Kevin takes Anders under his wing and helps him out along the hike, even though it means cutting his own distance covered in half, which will keep him from reaching his goal before winter sets in. As they get to know each other, Kevin and Anders realize that they have a lot in common. They become friends and are quickly aware of their attraction to each other. Kevin is hesitant to act on his attraction due to his illness, and Anders thinks Kevin is straight. Once they do become romantically involved, there is no stopping them.
The group of hikers surrounding Kevin and Anders was a cast of supporting characters that were so enjoyable to read. They all had their own trail names and real names. Some were in relationships with one another, some not. They all seemed to meet up every few days at one of the many shelters set up along the Appalachian Trail to allow them to spend a night at a place with a few (and I’m not talking hotel quality here) amenities. This group of people bound together by their love of hiking had little to no contact with each other during the off season, but they banded together like family to keep Anders safe from his ex. They were fully developed supporting characters that actually provided support on a number of occasions. They were well-written and fully evolved.
When I met Anders and Kevin, my first instinct was to feel sorry for both of them. They were both in a bad place and using hiking to escape their situation and their own thoughts. I quickly realized that they didn’t need me to feel sorry for them. They were stronger than they first appeared. And together, they were exponentially stronger. I loved these characters. They were full-fledged, their personalities and pasts laid out for the reader (in this case, me) to see in all their glory and pain.
The lengths that they both went to for the other were sweet and loving and sacrificial. I wanted them to be together so badly. Despite the odds that they would have to overcome to find their way back to each other, I knew they had the fortitude to do it. I wanted them to have their happiness, regardless of how long Kevin thought it might last. I wanted to see them both at peace and reconciled with their families.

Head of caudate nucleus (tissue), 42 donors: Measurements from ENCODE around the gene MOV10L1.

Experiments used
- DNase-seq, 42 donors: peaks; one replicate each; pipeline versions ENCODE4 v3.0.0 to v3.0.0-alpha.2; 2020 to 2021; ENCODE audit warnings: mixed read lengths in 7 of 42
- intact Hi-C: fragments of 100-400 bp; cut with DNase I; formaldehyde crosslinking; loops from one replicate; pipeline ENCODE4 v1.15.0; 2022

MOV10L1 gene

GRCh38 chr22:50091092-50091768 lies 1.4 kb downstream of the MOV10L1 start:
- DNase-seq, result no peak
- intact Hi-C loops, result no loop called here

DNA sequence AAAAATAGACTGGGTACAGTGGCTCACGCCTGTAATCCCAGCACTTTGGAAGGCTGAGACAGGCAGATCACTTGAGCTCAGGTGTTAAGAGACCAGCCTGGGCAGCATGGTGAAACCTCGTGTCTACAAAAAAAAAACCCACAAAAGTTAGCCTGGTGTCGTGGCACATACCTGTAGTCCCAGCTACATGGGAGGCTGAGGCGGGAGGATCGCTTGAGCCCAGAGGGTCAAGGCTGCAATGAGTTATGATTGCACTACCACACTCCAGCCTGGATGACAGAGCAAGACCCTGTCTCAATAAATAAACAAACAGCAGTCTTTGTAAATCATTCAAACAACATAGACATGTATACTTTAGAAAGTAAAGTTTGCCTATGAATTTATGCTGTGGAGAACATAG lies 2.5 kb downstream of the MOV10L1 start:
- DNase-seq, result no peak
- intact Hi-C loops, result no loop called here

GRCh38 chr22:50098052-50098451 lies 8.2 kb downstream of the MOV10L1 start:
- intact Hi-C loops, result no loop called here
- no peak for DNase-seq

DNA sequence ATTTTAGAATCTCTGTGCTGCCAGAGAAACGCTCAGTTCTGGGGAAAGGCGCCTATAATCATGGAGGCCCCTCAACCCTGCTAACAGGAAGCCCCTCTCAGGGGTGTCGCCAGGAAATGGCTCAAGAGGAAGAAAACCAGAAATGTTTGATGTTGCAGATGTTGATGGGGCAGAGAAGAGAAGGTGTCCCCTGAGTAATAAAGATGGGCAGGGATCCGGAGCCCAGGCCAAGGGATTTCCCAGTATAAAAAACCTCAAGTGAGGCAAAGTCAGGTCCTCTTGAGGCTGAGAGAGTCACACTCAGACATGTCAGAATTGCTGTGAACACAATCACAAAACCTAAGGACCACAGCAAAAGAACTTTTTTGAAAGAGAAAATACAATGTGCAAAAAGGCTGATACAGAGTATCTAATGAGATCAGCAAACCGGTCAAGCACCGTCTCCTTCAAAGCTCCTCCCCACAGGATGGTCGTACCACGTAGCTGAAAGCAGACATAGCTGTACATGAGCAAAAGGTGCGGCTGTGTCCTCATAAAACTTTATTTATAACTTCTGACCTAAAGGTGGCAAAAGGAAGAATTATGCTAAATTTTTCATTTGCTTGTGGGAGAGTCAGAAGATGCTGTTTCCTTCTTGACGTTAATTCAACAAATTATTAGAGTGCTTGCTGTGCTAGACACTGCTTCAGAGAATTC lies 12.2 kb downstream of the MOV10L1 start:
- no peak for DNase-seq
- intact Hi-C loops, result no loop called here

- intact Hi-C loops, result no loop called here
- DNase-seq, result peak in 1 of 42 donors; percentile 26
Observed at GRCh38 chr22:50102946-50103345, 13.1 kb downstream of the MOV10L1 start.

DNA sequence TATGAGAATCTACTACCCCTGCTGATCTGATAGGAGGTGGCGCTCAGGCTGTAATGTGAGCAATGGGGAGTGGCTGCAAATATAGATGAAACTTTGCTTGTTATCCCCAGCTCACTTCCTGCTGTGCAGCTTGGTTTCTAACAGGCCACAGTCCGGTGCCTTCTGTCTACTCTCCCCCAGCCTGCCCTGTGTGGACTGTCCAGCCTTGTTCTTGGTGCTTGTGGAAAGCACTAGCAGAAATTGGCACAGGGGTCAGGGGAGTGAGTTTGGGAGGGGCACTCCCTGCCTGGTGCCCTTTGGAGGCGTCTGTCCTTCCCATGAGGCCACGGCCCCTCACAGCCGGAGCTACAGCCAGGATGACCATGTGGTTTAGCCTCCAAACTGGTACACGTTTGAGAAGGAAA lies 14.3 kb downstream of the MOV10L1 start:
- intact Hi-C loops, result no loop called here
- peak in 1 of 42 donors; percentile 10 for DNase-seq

A.J. Thomas has done what most writers dream of when they are early into their published career: she wrote a great book that makes me want more. More from her amazing brain and equally amazing computer. If this story was in there, I can’t wait to see what else she has floating around in her head. Sex & Sourdough drew me in with the title (read the book to find out it’s meaning!) and kept my attention until way too late at night because I just HAD to finish it. Oh, yeah, you may need a tissue or two.
This is a must read.
3 thoughts on “No Matter How You Slice It, "Sex & Sourdough" Is A Win”
Tina, I’m so glad I read this because the title didn’t draw me in at all, and I’ve never looked for more info on the book. It sounds like I’d have missed out on a great read. I’ve been coerced into agreeing to do the Appalachian Trail at some point in the future, so that setting definitely caught my eye right away from your review. I have heard all about the trail names and accommodations, but I think it’d be fun to see what A.J. has done with her slice of trail life and romance.
Thanks Carolyn for leaving a reply. The title was actually what intrigued me. I had to check it out because I thought the title was so original. When you read it, you will understand it better. It is an important part of the book. After I read this, I had to find more by AJ Thomas, so I read A Casual Weekend Thing. It was every bit as good as S&S, so give it a look. Thanks for checking out The Novel Approach!
I love this one!